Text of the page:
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AltAusterity Digest #120 November 28 - December 4, 2019

This week in Austerity News:

Dec 06, 2019

More than 800,000 people participated in a general strike in France this week as transportation workers, teachers and hospital staff led marches against Emmanuel Macron’s proposed pension reforms. The strike is one of the largest in decades and represents the biggest challenge to Macron since the emergence of the gilets jaunes (yellow vest) protests. More than 6,000 police were deployed with over 70 arrests made as skirmishes broke out across the country. The government is attempting to flatten out pension schemes to remove higher-end compensation for workers in certain sectors. The unions have said that doing so would require that workers either work beyond the legal retirement age of 62 or face a severe drop in the value of their pensions.

The Institute for Fiscal Studies (IFS) has said that the Scottish Nationalist Party’s (SNP) election manifesto contains provisions to increase spending as well as measures for tax cuts. IFS associate director David Phillips has said that the SNP platform differs from the other three parties in that it contains provisions that could start the process of another Scottish independence referendum. As with the 2014 Scottish referendum, one of the main arguments against independence would be the prospect of starting out with “a significant budget deficit.” The prospect of more austerity is again being used as a cudgel in the independence debate. While the SNP has said they plan to increase investment in public services year over year after independence, uncertainty over Brexit casts a shadow over the prospects for economic growth.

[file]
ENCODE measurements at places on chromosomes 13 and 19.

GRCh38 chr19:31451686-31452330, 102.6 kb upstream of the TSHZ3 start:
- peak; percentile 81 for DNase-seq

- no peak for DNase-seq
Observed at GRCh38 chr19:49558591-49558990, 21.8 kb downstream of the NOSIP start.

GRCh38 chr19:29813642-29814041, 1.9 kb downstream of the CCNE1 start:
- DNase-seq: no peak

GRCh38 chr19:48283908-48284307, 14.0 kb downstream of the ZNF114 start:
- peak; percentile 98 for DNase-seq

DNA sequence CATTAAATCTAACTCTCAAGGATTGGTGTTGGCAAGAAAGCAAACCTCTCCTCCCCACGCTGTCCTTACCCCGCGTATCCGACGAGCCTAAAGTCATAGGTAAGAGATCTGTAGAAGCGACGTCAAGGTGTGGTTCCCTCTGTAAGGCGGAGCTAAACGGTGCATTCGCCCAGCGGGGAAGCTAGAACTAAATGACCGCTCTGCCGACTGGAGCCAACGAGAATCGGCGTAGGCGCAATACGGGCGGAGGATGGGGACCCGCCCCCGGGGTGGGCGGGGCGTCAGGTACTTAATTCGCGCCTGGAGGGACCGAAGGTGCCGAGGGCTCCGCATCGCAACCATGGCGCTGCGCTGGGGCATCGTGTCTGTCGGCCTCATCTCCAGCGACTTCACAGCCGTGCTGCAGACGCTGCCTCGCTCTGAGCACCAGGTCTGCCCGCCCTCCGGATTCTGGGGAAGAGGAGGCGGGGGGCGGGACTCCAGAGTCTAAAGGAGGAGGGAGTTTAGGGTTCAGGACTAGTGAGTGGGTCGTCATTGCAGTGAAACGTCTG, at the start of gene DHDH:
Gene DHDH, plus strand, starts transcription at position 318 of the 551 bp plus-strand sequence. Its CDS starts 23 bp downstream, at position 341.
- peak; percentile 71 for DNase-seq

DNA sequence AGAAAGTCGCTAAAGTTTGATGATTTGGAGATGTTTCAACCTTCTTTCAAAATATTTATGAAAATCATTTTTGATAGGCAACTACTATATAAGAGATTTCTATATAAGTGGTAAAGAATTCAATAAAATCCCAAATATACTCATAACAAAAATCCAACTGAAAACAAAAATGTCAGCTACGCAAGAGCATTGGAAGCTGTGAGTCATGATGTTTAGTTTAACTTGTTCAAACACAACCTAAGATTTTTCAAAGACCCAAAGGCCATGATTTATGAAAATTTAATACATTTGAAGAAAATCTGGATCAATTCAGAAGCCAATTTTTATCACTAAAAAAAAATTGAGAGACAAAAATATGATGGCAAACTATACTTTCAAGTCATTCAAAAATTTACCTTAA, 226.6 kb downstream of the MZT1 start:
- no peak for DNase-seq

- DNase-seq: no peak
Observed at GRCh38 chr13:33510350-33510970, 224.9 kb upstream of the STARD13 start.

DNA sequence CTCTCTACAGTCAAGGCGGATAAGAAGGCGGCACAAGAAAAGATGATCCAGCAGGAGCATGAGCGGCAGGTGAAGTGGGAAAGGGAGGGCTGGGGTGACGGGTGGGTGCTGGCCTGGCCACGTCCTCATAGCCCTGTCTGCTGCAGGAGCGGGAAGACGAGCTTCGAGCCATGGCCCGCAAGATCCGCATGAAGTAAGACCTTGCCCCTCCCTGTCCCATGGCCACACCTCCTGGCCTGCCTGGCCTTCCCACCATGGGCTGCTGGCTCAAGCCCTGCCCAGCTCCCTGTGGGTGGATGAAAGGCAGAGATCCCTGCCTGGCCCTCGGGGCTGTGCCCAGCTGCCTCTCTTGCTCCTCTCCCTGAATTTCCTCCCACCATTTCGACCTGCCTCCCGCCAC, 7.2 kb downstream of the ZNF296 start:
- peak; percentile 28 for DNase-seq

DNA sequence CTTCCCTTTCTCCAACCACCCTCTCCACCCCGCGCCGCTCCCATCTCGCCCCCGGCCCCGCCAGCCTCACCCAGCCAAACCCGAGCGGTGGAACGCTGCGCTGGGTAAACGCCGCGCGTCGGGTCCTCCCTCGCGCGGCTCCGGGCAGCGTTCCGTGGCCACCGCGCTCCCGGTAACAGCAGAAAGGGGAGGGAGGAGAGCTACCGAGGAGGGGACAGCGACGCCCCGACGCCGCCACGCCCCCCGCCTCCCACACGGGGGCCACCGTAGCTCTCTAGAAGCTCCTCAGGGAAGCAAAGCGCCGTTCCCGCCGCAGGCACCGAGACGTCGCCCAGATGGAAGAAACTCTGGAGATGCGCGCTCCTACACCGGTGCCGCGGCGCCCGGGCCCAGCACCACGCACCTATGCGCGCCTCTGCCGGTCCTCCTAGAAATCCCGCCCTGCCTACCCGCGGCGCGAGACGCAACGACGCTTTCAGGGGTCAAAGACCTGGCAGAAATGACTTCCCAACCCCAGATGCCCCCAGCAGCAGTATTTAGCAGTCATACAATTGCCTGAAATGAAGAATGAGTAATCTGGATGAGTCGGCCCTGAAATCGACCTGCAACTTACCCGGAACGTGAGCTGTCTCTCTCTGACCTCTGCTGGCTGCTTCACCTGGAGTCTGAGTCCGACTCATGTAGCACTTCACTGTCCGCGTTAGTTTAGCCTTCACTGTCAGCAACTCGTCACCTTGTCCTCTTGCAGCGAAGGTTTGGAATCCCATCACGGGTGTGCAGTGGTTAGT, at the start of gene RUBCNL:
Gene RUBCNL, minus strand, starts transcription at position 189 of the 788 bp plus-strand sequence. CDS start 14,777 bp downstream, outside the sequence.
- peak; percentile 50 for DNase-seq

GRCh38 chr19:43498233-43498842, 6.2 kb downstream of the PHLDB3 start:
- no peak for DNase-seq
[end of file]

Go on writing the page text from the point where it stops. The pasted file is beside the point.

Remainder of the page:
In Alberta, the Conservative government has warned unions that thousands of health-care positions could be eliminated over the next three years. Expected to be included in these cuts is the elimination of hundreds of front-line nursing jobs. The proposed cuts have been criticized by unions, advocacy groups and academics. The threat cuts are viewed as being the first step in a privatization drive, following the neoliberal formula of underfunding, pointing out inefficiencies that only the private sector can allegedly solve, and then allowing the private sector into the public system.

According to new figures, nearly 800 public libraries have been closed in the UK since the Conservative government began its austerity agenda in 2010. The Chartered Institute of Public Finance and Accountancy (Cipfa) has found that nearly a fifth of the UK’s libraries have been closed after spending has declined by 29.6% over the past decade. Since 2014-15 the total number of paid librarians has also been reduced from 18,028 to 15,300. The squeezing of council budgets has required them to choose between a host of necessary services, with libraries suffering across the UK. Last year alone 35 libraries were closed due to funding cuts.

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